When someone is better at something than we are, we have a choice: we can find excuses, or we can find learning. I’ve experienced this for myself and I’ve also seen it in countless coaching sessions with others.
I was reminded of this last winter when I was out skiing one of my favorite cross-country ski runs. It is an expert run and there is one stretch where it relentlessly climbs: it is a grind. To make it more difficult, in the middle of all this climbing, occasionally there are some steep stretches that will leave your legs burning and your lungs pumping. Not many people even ski this run and it’s rare that someone passes me.
On this day, however, I could see a couple in the distance behind me and it was clear that they were going faster than I was. I tried to go faster, and I worked as hard as I knew how to work. I was drenched in sweat and they were still gaining on me. Even more frustrating, it didn’t even look like they were working that hard. Then they got closer. To add insult to injury I could see that they were a good twenty years older than I am. (I later learned that they were in their mid-70s.) I kept pushing, but I had to stop in order to catch my breath and as I stood there watching them approach, conceding to the reality that they were going to pass me, I thought, “Well, the least I can do is watch them to see what they are doing that is better than what I’m doing.” And I did.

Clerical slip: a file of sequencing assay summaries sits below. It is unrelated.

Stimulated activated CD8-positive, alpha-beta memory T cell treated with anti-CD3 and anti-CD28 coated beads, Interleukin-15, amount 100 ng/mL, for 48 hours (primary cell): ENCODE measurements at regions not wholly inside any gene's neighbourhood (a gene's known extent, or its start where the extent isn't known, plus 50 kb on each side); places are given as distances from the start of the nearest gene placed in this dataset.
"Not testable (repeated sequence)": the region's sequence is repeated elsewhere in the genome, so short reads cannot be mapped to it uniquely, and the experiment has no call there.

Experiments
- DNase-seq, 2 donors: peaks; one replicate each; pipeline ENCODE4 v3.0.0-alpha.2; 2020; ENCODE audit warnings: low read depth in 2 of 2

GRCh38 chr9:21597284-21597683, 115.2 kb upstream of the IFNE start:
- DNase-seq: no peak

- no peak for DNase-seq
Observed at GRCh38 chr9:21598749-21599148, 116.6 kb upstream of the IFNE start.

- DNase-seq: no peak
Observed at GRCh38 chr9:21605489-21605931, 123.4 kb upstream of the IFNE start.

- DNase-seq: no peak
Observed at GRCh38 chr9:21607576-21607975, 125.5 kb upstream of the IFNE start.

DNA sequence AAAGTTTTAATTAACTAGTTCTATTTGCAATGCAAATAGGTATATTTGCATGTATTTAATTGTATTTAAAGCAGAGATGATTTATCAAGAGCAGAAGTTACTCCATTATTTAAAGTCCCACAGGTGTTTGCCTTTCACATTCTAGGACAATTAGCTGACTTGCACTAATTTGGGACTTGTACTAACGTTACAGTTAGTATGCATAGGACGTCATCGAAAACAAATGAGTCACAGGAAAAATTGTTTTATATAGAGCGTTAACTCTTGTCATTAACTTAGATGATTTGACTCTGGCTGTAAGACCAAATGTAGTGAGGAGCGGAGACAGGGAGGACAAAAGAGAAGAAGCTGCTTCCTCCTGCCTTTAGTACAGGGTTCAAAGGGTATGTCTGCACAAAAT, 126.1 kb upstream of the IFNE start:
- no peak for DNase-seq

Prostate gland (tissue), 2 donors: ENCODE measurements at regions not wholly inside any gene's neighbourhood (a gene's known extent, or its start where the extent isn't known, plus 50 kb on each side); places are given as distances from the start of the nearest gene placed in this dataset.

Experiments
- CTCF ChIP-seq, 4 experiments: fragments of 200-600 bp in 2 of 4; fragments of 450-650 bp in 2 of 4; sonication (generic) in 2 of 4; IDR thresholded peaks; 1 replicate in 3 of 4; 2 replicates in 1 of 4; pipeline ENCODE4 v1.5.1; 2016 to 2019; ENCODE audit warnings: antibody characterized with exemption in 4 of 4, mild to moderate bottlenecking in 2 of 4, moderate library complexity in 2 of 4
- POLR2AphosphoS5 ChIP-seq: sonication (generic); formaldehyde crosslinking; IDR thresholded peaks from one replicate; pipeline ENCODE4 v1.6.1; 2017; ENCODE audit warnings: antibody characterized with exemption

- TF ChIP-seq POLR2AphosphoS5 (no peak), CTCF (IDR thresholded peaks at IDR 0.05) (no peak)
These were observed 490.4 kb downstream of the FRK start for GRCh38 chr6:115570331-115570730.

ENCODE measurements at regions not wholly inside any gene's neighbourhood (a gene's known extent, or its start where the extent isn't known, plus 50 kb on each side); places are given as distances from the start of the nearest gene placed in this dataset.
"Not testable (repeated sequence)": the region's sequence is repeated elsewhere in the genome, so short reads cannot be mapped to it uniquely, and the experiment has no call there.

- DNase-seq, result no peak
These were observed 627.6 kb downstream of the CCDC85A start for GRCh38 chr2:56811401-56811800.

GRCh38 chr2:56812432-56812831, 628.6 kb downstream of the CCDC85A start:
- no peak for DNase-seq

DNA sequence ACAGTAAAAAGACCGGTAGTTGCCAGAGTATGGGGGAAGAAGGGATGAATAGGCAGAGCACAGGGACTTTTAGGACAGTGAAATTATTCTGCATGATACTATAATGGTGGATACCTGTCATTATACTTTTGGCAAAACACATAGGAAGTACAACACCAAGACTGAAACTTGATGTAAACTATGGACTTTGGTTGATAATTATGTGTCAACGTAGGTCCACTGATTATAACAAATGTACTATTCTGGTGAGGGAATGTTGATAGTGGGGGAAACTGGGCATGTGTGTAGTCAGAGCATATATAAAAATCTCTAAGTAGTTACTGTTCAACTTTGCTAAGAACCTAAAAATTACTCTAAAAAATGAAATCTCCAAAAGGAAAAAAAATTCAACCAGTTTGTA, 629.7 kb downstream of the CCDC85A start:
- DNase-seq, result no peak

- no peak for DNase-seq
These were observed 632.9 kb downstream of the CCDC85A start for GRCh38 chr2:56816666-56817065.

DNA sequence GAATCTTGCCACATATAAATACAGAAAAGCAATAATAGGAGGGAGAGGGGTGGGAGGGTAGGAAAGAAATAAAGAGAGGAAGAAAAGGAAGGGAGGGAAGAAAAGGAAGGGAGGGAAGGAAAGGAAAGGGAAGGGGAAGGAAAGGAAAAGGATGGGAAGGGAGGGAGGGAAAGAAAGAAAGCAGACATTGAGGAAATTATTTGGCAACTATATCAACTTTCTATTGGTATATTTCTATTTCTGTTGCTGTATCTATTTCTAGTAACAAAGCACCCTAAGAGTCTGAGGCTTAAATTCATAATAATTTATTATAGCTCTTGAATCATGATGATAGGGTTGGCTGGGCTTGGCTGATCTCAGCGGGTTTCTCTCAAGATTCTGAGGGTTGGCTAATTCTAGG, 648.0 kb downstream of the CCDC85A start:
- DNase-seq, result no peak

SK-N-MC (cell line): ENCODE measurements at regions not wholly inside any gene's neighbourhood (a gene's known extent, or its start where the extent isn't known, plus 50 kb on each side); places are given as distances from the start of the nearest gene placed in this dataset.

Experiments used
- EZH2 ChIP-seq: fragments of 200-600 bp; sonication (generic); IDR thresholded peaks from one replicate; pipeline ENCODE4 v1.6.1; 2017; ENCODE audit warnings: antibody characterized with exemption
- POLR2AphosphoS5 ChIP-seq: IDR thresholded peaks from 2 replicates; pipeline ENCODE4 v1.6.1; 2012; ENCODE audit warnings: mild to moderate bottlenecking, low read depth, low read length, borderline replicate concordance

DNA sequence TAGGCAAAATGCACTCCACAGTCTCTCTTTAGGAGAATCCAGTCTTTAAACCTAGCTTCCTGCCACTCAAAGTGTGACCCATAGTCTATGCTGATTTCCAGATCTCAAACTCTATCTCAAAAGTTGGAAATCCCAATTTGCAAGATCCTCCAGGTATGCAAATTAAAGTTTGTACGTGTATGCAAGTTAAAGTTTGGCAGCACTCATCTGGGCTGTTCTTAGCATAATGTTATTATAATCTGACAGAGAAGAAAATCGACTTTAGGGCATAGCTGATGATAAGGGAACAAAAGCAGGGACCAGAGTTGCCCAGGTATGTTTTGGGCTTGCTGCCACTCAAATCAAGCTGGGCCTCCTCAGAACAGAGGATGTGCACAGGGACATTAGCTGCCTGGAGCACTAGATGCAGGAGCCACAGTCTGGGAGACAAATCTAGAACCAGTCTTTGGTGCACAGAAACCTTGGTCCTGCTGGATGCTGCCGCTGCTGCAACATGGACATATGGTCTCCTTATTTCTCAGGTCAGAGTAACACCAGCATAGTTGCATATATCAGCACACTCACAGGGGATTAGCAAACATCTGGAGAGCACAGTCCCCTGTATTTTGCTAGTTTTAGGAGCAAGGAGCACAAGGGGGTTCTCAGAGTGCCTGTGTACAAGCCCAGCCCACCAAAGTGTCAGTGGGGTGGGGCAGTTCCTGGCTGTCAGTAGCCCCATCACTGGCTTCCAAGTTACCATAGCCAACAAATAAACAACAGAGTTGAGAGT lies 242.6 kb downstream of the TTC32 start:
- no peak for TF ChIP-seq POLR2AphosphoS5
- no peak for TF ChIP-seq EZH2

It was the best thing I could have done because I noticed something about their technique that I was able to use to get better and faster. I’m guessing that they can still ski faster than I can, but, after altering my technique a bit, I am substantially faster and more efficient in my skiing (meaning that I don’t have to stop and pant to get my breath!).
As I reflected on that experience, I thought of how my first reaction, if I was being completely honest with myself, was that I probably wanted to find some good reason why they were faster and more efficient. For example, maybe they just had better skis than I did? (To be clear, I would have been delusional to think that was the reason!) That line of thought led me to think about how I often see this show up in coaching.
In coaching it looks like this: I’m coaching someone who is a decent performer, but not the top performer and they volunteer that the reason that others outperform them is because “the manager just likes them better,” “they just have better accounts than I do,” “their territory is easier,” or any other of a myriad of reasons. This rationalization can hold us stuck.
Even if it’s all true, so what? Instead of giving away our control to external factors that may or may not be real, how can we instead take back that control and challenge ourselves to learn something new that might move us forward? It’s a lot more hopeful and productive than sitting back and waiting for something to change for us. For example, using the example above, if we’ve been assigned a tough territory, it won’t get any easier on its own.
I will never forget a conversation that I had with someone who had really stagnated, and he was adamant that it was just because others had better territories than he did. I said to him, “Maybe you’re right. Let’s say that the other territories are better. Now what? What do you still control?” And then through the conversation I asked him questions like:
- What makes those territories better?
- How did they get that way?
- Were they always better?
- What possible work went into cultivating them?
At the end of our session, he had a list of ideas that he wanted to try in his territory. As he stood up to leave, he said, “You know, maybe there is something that I can do after all.” That’s the key: the intersection of hope and action.
When I’m coaching someone, part of what I’m trying to do is to help them see where they have more choice and more control than they thought. When we recognize where we have choice and control, we begin to open up new opportunities and possibilities.